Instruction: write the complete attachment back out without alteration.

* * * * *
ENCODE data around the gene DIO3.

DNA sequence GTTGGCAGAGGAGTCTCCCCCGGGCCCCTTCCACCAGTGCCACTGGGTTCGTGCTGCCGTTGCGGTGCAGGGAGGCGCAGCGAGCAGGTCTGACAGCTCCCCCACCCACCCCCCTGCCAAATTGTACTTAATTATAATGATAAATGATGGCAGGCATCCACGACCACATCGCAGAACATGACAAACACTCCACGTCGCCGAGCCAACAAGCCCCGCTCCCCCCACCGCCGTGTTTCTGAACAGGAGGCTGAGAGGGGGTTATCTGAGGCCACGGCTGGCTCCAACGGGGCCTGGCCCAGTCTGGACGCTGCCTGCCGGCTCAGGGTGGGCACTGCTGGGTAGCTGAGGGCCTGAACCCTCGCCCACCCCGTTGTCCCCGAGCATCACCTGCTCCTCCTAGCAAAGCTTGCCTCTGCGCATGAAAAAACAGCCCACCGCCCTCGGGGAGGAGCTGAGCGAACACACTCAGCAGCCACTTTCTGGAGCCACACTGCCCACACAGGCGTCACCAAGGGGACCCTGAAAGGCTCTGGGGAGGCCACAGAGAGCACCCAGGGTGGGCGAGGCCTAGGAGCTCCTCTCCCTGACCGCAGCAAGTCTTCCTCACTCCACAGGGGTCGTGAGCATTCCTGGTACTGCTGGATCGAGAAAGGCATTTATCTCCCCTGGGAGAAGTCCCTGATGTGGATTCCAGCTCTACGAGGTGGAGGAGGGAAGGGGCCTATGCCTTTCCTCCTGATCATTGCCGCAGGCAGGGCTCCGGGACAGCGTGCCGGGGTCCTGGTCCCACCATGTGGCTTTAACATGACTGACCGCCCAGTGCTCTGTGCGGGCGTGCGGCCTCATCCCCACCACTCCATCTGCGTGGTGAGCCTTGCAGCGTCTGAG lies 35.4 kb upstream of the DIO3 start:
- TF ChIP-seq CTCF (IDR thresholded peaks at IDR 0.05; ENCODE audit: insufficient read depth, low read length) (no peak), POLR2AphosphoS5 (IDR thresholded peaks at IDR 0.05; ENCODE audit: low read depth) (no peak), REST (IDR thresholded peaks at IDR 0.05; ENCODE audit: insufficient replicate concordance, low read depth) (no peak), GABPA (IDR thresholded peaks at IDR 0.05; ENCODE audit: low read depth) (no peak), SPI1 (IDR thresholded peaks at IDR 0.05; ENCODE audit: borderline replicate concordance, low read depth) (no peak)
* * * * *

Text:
ENCODE data around the gene DIO3.

DNA sequence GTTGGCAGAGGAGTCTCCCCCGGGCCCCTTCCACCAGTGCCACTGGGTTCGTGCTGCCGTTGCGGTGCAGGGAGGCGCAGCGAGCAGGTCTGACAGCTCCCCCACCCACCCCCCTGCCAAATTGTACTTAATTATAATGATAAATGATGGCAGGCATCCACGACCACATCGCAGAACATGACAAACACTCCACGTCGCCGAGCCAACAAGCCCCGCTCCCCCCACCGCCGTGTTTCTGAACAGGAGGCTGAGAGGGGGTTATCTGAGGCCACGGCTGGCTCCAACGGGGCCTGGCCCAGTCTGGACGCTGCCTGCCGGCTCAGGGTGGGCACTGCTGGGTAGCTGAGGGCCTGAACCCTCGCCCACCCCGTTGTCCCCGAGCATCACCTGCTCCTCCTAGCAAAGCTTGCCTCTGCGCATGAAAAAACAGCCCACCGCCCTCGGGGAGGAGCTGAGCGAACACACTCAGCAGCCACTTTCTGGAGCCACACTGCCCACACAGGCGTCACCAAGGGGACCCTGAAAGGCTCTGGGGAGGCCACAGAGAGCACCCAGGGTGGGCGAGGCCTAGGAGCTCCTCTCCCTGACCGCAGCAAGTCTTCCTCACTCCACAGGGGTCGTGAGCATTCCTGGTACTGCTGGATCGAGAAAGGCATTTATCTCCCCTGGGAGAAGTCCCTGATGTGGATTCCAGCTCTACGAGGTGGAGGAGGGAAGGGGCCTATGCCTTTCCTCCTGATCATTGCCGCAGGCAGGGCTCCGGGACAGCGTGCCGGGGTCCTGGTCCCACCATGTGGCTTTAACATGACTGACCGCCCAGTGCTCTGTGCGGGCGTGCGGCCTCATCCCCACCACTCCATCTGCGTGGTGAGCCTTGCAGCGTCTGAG lies 35.4 kb upstream of the DIO3 start:
- TF ChIP-seq CTCF (IDR thresholded peaks at IDR 0.05; ENCODE audit: insufficient read depth, low read length) (no peak), POLR2AphosphoS5 (IDR thresholded peaks at IDR 0.05; ENCODE audit: low read depth) (no peak), REST (IDR thresholded peaks at IDR 0.05; ENCODE audit: insufficient replicate concordance, low read depth) (no peak), GABPA (IDR thresholded peaks at IDR 0.05; ENCODE audit: low read depth) (no peak), SPI1 (IDR thresholded peaks at IDR 0.05; ENCODE audit: borderline replicate concordance, low read depth) (no peak)